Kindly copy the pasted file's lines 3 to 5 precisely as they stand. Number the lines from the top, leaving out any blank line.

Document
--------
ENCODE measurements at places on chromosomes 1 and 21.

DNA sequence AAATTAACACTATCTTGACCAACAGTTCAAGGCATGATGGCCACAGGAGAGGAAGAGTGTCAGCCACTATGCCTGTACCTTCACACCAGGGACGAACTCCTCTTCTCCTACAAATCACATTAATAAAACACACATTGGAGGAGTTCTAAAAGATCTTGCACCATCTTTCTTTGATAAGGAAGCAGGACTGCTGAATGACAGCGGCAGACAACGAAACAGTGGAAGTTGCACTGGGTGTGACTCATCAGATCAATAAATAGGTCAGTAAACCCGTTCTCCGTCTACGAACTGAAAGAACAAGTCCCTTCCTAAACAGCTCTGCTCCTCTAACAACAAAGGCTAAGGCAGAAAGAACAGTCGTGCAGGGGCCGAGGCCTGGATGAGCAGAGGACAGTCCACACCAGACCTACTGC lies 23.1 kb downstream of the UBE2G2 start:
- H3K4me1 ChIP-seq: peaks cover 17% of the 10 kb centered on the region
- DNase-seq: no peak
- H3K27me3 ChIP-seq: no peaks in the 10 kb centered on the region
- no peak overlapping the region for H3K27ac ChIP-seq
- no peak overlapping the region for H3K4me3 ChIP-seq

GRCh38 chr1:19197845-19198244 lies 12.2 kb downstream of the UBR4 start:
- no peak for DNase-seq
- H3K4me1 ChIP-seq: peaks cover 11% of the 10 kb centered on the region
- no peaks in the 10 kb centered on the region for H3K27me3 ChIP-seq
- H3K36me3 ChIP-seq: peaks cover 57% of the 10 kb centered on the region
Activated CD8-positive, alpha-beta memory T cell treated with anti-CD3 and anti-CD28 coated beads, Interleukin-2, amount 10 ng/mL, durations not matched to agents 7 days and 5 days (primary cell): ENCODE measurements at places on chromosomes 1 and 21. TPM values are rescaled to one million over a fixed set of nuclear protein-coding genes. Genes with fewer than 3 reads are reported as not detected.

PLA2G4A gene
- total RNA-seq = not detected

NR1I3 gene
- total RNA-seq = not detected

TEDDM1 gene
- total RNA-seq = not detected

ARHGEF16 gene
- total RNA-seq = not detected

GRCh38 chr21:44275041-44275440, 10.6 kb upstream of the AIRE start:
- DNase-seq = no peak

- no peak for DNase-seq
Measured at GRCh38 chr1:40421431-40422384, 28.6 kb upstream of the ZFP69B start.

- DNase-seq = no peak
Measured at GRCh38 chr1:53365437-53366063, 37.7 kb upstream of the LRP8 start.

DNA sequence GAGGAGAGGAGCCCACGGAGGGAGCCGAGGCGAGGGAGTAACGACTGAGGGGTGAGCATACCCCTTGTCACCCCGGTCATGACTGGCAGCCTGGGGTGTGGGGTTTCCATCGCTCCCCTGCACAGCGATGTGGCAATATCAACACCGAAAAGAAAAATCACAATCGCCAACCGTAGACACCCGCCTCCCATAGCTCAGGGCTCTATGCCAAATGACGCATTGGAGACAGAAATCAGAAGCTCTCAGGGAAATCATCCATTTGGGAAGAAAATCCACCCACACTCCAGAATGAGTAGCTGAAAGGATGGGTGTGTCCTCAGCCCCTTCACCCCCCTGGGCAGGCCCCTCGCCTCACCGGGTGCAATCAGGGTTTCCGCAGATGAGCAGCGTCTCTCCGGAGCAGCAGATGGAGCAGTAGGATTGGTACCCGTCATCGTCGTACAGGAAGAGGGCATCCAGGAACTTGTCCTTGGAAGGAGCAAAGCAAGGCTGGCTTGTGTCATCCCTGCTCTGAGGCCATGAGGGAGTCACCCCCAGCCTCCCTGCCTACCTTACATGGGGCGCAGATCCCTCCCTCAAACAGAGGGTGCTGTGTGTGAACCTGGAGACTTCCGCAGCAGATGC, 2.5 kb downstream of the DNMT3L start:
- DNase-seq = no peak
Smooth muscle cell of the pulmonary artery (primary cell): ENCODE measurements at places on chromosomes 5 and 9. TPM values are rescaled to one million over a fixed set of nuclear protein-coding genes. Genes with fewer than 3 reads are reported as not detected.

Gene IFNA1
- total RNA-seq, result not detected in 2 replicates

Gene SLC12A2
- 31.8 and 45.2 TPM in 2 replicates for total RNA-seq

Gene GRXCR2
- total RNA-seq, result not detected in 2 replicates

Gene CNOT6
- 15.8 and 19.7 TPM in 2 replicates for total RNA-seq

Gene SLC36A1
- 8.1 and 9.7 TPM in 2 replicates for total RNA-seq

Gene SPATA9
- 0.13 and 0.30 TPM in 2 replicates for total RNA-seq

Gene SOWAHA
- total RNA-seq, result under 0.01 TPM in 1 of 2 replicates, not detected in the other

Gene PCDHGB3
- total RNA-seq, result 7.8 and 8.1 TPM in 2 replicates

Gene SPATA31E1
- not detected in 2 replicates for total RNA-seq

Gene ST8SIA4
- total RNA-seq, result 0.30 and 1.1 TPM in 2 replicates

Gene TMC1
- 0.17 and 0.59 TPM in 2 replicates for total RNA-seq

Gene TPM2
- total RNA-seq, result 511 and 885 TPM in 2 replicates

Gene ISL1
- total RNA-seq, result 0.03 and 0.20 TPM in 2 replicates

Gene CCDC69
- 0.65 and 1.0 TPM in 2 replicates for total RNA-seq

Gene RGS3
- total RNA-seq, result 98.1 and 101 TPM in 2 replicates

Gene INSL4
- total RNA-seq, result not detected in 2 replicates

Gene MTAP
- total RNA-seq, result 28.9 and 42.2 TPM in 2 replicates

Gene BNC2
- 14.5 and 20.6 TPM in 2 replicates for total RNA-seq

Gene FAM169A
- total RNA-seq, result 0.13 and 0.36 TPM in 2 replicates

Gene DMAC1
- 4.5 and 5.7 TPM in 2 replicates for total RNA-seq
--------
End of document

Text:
- H3K4me1 ChIP-seq: peaks cover 17% of the 10 kb centered on the region
- DNase-seq: no peak
- H3K27me3 ChIP-seq: no peaks in the 10 kb centered on the region